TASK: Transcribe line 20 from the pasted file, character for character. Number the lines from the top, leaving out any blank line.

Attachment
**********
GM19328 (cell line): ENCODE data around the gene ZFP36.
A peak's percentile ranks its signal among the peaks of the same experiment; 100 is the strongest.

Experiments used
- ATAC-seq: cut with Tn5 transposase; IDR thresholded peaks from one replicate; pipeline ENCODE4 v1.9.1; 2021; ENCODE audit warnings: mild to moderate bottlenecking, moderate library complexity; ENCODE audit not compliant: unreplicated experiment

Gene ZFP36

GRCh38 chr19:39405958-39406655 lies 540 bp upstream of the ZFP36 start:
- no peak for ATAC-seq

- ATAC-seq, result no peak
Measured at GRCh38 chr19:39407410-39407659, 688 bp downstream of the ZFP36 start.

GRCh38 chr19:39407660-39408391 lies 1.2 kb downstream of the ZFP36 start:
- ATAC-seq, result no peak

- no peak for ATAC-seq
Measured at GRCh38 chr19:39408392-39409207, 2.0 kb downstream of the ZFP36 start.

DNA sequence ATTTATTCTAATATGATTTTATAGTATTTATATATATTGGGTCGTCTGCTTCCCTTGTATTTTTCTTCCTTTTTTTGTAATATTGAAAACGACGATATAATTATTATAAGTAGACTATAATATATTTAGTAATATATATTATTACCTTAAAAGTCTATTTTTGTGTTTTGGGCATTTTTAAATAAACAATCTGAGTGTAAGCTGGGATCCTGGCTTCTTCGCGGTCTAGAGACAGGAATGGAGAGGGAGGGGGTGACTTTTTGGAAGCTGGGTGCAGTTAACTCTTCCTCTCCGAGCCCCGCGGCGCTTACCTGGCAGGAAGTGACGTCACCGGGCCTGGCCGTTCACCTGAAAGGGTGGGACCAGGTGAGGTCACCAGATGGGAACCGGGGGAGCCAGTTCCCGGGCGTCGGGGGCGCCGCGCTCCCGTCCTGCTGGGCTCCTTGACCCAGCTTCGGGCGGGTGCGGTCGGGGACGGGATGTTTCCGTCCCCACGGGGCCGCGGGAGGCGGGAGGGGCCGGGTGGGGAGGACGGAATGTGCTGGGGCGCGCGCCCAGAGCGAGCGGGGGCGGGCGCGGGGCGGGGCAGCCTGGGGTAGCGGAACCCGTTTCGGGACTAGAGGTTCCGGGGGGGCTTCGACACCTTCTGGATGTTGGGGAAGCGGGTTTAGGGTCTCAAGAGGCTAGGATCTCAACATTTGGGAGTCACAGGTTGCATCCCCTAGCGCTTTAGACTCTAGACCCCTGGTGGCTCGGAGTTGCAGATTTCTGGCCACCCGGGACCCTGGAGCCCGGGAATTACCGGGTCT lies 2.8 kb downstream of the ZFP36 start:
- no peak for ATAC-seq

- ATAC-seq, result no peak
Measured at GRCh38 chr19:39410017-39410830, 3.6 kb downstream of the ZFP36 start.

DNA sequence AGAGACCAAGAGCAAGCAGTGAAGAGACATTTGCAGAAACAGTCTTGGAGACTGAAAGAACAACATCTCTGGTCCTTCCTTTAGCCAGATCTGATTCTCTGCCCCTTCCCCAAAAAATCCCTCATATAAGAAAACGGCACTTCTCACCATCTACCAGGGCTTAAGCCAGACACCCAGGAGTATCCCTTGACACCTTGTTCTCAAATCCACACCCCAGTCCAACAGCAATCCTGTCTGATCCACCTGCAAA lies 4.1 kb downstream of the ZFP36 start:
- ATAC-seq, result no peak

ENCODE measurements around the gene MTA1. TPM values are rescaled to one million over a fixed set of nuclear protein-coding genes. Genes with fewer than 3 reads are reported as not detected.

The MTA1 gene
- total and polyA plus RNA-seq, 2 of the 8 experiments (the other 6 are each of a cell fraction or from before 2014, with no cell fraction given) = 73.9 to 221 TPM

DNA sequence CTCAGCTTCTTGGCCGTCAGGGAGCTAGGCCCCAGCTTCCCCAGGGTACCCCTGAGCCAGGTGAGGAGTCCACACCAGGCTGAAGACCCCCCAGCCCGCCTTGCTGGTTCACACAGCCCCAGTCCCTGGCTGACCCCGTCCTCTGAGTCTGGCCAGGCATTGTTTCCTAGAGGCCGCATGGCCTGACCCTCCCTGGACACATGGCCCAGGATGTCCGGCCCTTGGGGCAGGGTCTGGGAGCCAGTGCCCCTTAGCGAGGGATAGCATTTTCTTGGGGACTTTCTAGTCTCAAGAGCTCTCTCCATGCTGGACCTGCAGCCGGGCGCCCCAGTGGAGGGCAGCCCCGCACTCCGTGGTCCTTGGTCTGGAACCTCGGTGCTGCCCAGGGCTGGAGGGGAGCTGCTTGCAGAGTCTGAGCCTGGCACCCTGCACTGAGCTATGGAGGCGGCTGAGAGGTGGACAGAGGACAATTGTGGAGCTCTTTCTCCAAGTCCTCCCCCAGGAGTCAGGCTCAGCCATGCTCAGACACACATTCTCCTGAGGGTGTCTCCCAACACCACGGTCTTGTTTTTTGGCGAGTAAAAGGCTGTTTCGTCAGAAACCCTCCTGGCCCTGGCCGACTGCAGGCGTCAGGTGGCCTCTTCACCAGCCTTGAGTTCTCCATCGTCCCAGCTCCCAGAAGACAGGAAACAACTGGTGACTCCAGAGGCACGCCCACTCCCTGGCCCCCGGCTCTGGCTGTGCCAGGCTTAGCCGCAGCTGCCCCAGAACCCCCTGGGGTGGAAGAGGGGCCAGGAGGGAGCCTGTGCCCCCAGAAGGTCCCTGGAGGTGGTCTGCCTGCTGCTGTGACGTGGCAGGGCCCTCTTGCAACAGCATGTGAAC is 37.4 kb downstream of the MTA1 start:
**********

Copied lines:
ENCODE measurements around the gene MTA1. TPM values are rescaled to one million over a fixed set of nuclear protein-coding genes. Genes with fewer than 3 reads are reported as not detected.